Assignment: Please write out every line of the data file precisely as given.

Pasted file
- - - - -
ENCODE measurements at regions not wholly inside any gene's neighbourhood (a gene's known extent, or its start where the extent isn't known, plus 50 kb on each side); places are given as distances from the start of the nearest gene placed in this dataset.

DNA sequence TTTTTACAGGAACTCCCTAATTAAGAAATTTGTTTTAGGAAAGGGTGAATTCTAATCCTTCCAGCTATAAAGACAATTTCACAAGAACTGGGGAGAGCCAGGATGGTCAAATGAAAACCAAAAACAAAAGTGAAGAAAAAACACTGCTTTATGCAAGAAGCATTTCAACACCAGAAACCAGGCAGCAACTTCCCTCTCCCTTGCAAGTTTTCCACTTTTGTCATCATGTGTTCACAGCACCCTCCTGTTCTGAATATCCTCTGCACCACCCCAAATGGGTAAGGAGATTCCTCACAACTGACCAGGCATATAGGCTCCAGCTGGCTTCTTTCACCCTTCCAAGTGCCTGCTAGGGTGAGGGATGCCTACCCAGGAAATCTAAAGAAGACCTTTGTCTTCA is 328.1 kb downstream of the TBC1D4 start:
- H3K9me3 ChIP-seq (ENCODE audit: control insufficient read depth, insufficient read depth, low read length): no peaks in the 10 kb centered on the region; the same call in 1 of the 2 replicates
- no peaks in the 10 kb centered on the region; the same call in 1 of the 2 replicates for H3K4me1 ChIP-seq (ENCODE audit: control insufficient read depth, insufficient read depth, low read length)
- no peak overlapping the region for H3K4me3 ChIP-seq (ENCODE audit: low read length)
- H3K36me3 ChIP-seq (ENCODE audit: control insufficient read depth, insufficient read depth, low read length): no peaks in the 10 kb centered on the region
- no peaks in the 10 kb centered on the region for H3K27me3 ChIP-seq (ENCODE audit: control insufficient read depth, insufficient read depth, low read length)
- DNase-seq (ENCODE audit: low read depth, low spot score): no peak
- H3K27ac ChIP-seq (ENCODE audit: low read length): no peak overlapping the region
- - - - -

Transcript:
ENCODE measurements at regions not wholly inside any gene's neighbourhood (a gene's known extent, or its start where the extent isn't known, plus 50 kb on each side); places are given as distances from the start of the nearest gene placed in this dataset.

DNA sequence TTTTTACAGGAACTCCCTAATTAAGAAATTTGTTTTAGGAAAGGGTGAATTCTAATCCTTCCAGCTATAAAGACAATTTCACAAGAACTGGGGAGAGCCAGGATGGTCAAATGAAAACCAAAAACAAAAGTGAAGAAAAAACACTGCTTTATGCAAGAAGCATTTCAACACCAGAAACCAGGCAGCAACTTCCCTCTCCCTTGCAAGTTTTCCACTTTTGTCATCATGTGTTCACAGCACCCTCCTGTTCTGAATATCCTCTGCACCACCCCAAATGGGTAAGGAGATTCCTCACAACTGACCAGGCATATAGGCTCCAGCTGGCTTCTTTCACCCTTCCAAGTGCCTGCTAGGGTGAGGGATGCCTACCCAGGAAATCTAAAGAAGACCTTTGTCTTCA is 328.1 kb downstream of the TBC1D4 start:
- H3K9me3 ChIP-seq (ENCODE audit: control insufficient read depth, insufficient read depth, low read length): no peaks in the 10 kb centered on the region; the same call in 1 of the 2 replicates
- no peaks in the 10 kb centered on the region; the same call in 1 of the 2 replicates for H3K4me1 ChIP-seq (ENCODE audit: control insufficient read depth, insufficient read depth, low read length)
- no peak overlapping the region for H3K4me3 ChIP-seq (ENCODE audit: low read length)
- H3K36me3 ChIP-seq (ENCODE audit: control insufficient read depth, insufficient read depth, low read length): no peaks in the 10 kb centered on the region
- no peaks in the 10 kb centered on the region for H3K27me3 ChIP-seq (ENCODE audit: control insufficient read depth, insufficient read depth, low read length)
- DNase-seq (ENCODE audit: low read depth, low spot score): no peak
- H3K27ac ChIP-seq (ENCODE audit: low read length): no peak overlapping the region